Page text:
ORLANDO (FOX 13) - Almost everyone in Orlando can tell a story about how the tragic shooting at Pulse nightclub immediately affected their day-to-day lives.
Some stories may never make the news or stay between private friends and family. Others may seem small, in the dark shadow of lives lost and injuries sustained.
And some stories are unexpected in how they remind us of how a tragedy can ripple out into the community. One such story is that of Brett Moots. He lives in an apartment across the street and a couple of buildings over from Pulse.
Since the shooting, he’s had to live elsewhere.
“I’m not allowed to be in there without an officer, so I can't stay there, I can't shower there, I can't do my laundry there...I can't rest there,” he explained to FOX 13 News.
Moots, however, said his current living situation was not really a concern.
He was one of the first civilians to arrive at the scene of the shooting, and was one of the first to post images of flashing lights and wounded survivors who made it into the street.
“We were headed home around 2:15. We were just blinded by the police lights and were told we couldn't go any further. So we took a back road to my apartment, and got inside and opened the window to my living room. We were just astounded at how many police officers we saw out there,” Moots recalled.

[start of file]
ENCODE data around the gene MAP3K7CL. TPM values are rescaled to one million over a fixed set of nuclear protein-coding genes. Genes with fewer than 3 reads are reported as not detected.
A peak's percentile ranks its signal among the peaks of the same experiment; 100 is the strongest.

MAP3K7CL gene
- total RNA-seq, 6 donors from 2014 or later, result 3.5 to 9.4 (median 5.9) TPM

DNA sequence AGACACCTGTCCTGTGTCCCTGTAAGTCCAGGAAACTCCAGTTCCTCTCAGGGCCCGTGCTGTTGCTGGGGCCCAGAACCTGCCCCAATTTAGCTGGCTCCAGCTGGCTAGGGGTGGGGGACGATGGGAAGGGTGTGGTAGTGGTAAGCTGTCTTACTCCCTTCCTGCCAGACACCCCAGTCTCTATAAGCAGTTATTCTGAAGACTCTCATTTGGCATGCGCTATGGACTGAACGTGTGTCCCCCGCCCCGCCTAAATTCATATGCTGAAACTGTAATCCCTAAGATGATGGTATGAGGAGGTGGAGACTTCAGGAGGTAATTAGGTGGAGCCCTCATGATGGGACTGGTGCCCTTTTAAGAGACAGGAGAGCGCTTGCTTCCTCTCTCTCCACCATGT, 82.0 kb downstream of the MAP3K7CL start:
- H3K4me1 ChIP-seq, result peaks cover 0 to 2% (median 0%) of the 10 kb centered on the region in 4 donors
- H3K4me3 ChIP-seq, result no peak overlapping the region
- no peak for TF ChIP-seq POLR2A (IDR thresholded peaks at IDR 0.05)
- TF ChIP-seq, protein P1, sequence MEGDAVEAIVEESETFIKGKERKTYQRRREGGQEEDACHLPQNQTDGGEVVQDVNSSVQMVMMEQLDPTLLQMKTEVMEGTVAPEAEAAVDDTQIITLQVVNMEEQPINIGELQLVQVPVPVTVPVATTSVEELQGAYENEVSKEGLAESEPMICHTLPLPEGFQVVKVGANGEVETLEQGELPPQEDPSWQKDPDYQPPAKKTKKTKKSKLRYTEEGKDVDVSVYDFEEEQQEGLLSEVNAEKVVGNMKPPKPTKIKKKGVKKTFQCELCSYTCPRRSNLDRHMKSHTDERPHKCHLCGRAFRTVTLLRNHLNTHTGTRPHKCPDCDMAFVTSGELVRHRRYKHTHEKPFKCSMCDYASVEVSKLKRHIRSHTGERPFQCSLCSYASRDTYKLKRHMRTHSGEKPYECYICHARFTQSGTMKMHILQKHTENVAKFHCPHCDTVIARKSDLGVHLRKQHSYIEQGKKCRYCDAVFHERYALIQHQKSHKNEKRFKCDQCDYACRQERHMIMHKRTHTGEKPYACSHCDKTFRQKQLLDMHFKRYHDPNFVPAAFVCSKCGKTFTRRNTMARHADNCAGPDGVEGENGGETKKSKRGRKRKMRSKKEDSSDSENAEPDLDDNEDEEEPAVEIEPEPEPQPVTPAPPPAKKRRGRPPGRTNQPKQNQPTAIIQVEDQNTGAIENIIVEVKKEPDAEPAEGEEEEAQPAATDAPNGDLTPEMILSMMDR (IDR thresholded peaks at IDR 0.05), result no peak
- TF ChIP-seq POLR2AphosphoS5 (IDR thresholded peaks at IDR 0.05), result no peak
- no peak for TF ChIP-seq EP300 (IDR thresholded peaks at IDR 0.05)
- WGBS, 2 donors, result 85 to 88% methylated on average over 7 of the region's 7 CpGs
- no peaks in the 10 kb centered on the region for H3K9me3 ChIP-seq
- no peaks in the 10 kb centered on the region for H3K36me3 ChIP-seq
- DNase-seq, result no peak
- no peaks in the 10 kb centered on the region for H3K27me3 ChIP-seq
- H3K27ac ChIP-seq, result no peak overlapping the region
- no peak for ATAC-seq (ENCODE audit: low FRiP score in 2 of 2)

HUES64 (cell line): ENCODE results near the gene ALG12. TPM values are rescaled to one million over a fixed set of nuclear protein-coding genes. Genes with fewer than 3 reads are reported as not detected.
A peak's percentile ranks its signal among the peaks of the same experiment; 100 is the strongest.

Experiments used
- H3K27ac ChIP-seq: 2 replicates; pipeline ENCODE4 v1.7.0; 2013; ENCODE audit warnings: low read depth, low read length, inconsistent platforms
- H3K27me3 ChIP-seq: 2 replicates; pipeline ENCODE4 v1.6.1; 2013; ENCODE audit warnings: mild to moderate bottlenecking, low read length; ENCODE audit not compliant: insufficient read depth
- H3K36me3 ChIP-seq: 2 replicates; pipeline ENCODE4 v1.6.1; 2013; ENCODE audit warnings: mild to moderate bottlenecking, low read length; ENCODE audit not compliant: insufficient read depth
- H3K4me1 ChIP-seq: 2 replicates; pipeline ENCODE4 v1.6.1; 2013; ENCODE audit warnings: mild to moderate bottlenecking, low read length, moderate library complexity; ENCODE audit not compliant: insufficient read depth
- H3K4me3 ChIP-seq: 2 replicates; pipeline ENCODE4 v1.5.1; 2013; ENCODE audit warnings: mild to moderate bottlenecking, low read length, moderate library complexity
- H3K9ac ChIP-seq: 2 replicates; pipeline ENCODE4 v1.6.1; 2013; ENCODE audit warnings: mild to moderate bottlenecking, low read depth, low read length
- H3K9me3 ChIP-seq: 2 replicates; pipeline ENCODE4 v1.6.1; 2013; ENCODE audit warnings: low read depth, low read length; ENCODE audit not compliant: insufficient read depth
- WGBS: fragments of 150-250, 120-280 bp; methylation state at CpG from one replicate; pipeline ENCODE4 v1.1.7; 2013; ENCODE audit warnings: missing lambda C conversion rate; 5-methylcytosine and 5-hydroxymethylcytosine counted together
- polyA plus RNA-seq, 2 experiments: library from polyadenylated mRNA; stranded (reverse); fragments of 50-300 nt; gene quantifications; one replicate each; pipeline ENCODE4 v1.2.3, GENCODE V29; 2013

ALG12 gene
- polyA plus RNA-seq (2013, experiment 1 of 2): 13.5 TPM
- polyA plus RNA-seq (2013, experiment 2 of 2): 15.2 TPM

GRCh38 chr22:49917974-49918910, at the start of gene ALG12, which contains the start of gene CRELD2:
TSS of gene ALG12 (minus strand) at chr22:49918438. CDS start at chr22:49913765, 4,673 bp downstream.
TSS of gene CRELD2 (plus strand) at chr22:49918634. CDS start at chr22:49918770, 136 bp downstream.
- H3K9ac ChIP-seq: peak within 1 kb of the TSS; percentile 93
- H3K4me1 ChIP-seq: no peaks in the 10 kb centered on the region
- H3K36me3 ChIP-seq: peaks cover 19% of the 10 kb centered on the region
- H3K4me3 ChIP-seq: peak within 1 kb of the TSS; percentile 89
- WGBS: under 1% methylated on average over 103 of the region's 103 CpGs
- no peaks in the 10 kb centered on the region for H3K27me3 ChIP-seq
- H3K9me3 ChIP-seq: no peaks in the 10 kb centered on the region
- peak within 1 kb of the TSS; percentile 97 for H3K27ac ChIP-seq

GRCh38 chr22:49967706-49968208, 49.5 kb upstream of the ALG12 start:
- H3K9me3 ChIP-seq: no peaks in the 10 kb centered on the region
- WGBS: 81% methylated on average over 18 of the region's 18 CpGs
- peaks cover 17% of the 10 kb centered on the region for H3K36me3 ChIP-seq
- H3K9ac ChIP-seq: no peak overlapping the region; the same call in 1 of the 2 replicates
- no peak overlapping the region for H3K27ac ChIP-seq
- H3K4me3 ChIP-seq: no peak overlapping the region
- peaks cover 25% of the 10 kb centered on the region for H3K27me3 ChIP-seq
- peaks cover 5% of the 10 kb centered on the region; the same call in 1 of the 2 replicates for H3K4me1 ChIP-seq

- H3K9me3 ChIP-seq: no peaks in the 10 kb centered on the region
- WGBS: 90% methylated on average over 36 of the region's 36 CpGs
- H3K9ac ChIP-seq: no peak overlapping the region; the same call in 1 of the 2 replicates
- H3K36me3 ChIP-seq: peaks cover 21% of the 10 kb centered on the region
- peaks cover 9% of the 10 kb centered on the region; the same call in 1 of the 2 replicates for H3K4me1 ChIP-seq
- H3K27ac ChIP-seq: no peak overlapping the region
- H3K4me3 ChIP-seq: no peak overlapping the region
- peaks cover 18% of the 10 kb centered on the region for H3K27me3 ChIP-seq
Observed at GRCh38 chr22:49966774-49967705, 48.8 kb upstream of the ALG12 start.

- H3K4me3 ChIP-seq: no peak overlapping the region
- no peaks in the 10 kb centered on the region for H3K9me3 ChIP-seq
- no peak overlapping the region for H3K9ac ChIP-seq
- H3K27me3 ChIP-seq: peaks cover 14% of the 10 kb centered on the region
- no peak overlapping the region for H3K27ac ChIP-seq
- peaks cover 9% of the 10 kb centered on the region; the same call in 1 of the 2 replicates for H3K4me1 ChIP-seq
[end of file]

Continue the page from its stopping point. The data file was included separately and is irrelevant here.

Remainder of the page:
He said he looked online for information about what was happening, but came up empty. Nothing had been reported about the shooting. So he began posting videos on Twitter.
“By the time that I was taking videos and posting them, I don't think that anyone had even posted anything about it yet,” Moots said. “I saw people with gun wounds, and I saw people covered in blood. Just, like, the adrenalin rush of seeing all that happen is just, like, you don't really, you don't have time to take back and really process what's going on. Until I woke up the next day, I didn't really understand the magnitude of it ‘till then, and how many people were actually affected by it.”
As for his living arrangements, he will probably be displaced through the weekend.
“Fortunately, I have friends that are giving me their homes and their couches and letting me use their washing machines, and dryers,” he said, reiterating how small he feels his living situation is compared to those who lost life and limb. “My heart really goes out to everyone…The Latino community, the LGBT community, and everyone involved… I'll be okay, there is so much of more importance than me sleeping on my friend's couch.”